Alligator Reef Lighthouse
Alligator Reef, Florida
Unlike other lighthouses on the list, the sandy beaches lie far from Alligator Reef Lighthouse. Barely visible by land, this unique lighthouse is best seen by boat and plane. The lighthouse is run by the Coast Guard and is not open to the public, but it serves its purpose to warn ships of the barrier reefs surrounding the beacon. Despite the danger to vessels, the clear water and shallow reefs attract scuba divers, snorkelers, fishers and treasure hunters. The Annual Swim for Alligator Light in September is a great way to view this lighthouse, but if you prefer not to get wet, see it from Highway 1 between Mile Markers 77 and 80.
Pensacola Lighthouse And Museum
Built in 1859, the Pensacola Lighthouse and Museum now sits on an active military base, Naval Air Station Pensacola. Listed on the National Register of Historic Places, this lighthouse offers climbing tours — 177 steps to the top — to witness gorgeous views of the Gulf. Watch the Blue Angels practice from the lighthouse, hunt for ghosts after the sun goes down and check out the restored 1869 keeper’s quarters that showcase local history exhibits and serves as a museum.
Biloxi’s signature landmark has guided ships through the Mississippi Sound since 1848. Recognized as one of the Gulf Coast’s oldest lighthouses, this historic 64-foot structure is also one of the first cast iron lighthouses in the South. The Biloxi Lighthouse also has the unique distinction of being the only lighthouse in the United States to stand in the middle of a four-lane highway and has become a symbol for the Gulf Coast’s perseverance. Guided tours are given daily at 9, 9:15 and 9:30 a.m.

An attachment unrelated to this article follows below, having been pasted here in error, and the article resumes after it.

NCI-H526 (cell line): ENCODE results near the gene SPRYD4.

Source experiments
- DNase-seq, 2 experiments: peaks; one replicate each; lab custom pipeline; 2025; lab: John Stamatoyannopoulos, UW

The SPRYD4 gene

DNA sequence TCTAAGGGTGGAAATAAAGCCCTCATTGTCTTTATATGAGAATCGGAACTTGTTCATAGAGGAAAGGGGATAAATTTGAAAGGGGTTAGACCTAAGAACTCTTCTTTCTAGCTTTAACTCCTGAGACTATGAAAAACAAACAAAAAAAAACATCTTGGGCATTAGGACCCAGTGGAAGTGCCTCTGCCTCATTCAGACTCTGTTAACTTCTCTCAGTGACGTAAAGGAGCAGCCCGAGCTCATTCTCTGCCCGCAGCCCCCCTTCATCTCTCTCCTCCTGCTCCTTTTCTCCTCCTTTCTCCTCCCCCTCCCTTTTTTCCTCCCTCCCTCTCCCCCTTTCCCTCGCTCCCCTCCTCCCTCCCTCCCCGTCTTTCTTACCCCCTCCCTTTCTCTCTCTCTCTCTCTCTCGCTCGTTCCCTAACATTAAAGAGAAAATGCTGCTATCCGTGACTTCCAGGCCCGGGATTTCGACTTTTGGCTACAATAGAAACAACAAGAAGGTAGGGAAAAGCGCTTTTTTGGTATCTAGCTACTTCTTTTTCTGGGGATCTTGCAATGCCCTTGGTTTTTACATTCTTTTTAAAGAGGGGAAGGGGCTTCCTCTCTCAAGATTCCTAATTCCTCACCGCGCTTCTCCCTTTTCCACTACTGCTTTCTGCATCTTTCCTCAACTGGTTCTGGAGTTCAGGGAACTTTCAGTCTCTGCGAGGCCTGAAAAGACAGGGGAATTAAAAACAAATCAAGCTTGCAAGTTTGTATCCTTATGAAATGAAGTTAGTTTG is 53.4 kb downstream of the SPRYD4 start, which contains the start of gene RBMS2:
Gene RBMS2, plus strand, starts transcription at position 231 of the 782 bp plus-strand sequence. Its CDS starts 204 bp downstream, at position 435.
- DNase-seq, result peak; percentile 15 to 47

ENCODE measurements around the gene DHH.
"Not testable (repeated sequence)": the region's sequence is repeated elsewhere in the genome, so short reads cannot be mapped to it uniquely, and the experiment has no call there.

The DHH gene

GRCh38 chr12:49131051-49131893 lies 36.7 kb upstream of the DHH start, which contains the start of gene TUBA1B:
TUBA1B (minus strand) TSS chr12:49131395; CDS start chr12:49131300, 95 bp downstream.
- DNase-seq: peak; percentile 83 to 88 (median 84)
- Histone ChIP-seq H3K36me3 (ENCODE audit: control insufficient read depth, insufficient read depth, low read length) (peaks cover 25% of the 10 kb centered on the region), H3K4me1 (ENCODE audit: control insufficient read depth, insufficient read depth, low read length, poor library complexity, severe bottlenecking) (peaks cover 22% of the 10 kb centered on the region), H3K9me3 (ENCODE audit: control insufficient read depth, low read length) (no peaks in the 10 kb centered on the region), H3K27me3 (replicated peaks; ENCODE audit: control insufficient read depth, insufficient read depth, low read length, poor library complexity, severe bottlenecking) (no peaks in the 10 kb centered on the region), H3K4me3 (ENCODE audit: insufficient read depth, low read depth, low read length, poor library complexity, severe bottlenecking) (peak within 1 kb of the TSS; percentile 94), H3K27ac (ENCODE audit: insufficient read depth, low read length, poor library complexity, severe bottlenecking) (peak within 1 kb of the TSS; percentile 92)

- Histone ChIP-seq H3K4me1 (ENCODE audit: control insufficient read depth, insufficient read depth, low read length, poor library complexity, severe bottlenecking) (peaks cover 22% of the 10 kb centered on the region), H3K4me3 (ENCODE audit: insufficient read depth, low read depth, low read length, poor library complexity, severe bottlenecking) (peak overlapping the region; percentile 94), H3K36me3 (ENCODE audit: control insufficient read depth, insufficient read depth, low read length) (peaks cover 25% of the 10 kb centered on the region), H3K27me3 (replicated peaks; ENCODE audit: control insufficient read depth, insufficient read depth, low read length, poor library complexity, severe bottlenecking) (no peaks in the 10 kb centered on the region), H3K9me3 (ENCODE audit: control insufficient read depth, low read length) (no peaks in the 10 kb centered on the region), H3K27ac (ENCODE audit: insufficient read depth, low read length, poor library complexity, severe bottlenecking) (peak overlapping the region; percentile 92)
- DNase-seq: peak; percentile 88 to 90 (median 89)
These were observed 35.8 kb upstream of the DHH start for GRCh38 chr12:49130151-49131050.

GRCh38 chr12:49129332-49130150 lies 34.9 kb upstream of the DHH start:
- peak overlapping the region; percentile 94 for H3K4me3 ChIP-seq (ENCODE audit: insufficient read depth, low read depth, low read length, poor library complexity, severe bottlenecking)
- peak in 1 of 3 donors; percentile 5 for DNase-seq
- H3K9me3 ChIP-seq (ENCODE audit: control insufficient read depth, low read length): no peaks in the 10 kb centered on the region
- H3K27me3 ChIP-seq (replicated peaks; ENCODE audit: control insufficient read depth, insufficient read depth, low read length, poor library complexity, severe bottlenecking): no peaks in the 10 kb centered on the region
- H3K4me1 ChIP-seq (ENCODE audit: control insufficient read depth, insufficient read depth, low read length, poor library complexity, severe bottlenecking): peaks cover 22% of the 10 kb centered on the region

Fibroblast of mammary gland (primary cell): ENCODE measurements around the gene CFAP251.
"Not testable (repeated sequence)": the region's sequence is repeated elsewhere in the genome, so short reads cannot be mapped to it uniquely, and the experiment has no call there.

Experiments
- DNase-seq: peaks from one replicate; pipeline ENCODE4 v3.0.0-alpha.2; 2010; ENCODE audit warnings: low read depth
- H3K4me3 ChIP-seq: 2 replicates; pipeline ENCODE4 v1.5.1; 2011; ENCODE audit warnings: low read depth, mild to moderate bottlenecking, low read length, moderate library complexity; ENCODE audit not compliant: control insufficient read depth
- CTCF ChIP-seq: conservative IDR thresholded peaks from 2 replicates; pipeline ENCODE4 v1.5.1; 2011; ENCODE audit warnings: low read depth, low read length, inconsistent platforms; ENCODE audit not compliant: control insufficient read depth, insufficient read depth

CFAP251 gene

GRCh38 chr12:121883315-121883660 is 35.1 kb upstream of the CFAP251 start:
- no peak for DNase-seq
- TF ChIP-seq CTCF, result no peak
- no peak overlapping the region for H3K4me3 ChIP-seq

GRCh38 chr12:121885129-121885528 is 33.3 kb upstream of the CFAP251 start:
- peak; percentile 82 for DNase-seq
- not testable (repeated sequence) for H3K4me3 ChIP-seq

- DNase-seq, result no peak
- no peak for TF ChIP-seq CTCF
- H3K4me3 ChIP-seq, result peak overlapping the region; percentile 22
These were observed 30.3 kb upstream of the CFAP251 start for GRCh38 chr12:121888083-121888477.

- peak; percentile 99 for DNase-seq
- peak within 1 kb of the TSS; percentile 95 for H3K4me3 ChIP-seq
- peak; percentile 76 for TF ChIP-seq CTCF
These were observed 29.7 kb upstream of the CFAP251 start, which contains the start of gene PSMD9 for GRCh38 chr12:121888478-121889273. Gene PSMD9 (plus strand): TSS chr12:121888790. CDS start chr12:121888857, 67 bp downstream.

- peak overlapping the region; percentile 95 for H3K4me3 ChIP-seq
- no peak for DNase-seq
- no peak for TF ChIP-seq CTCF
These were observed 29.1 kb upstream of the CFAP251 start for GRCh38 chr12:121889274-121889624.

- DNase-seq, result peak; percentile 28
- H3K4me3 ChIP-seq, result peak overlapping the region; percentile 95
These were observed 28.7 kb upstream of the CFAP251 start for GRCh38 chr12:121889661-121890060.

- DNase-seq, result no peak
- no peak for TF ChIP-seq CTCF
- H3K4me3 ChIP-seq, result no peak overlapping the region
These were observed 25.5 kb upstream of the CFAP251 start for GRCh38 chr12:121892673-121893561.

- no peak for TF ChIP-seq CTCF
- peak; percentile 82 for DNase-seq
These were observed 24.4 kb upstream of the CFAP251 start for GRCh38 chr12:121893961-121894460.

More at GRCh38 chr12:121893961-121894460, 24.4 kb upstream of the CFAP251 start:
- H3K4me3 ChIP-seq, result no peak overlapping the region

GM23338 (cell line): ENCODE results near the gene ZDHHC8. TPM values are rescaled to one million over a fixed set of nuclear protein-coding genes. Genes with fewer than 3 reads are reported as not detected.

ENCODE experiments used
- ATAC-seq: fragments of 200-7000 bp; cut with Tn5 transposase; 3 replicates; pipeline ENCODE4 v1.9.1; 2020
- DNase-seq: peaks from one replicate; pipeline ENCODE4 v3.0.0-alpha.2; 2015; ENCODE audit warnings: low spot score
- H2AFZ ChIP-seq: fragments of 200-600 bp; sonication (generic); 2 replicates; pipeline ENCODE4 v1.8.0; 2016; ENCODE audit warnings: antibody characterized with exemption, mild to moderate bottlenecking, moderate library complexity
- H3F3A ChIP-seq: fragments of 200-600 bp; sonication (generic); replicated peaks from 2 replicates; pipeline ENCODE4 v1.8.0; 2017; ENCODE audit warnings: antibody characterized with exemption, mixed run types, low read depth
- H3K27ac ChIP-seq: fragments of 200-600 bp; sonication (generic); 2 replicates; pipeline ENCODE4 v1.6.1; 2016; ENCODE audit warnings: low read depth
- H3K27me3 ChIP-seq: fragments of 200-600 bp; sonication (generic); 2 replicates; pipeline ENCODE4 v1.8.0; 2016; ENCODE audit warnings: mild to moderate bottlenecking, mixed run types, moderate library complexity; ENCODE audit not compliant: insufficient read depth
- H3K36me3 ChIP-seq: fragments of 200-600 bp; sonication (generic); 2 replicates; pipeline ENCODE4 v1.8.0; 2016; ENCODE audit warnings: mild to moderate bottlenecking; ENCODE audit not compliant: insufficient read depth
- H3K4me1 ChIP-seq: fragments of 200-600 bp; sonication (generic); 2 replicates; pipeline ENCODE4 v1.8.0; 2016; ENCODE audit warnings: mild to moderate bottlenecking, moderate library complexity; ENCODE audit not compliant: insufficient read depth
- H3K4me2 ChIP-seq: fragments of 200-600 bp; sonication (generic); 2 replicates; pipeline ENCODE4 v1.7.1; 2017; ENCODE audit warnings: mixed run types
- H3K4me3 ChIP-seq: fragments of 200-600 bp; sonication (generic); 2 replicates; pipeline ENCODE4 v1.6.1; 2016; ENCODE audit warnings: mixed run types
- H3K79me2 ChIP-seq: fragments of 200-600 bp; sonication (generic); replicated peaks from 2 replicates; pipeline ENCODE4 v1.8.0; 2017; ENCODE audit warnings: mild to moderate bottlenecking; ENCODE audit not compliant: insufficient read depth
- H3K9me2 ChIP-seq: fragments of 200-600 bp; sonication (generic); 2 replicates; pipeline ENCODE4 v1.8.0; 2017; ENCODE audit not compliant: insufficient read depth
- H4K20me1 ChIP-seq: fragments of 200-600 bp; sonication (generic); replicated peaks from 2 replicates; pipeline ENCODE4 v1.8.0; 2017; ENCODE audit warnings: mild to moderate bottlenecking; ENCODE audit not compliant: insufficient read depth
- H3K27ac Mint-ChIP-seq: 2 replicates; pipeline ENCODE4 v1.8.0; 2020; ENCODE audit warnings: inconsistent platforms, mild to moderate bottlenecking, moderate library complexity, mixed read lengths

Morris Island Lighthouse
Folly Beach, South Carolina
Despite their charm, these majestic lighthouses represent a dying breed. Southern lighthouses have survived war, destructive storms, erosion and budget cuts, but many others have not been so lucky. Morris Island has housed a navigational light since the 1670s. The island once housed a full light station, complete with a three-story dwelling for the lightkeepers, but rapid erosion began after the construction of manmade jetties in Charleston’s harbor. Now only the lighthouse remains, surrounded by the ocean. Save the Light Organization saved the historic tower from demolition and restored, protected and transferred ownership of Morris Island Lighthouse to the state of South Carolina. Though this tower is closed to the public, visitors can view it from Folly Beach or take a tour by sea with local charter companies.
Dozens of Southern lights are open for tours, but many others are closed due to lack of funding. Support these lifesaving lanterns with your visits and donations.
Photo credits, from top: Cape Hatteras from the National Park Service, Cape Lookout from the National Park Service, Hunting Island and Tybee Island by Deep South, Alligator Reef by Sean Nash from Flickr Creative Commons, Pensacola Lighthouse and featured photo by www.duncanmccall.com, Biloxi Lighthouse from Biloxi Visitor Center Facebook page, and Morris Light Station from Save the Light.
William Hosey / April 16, 2015
Very well written and researched article.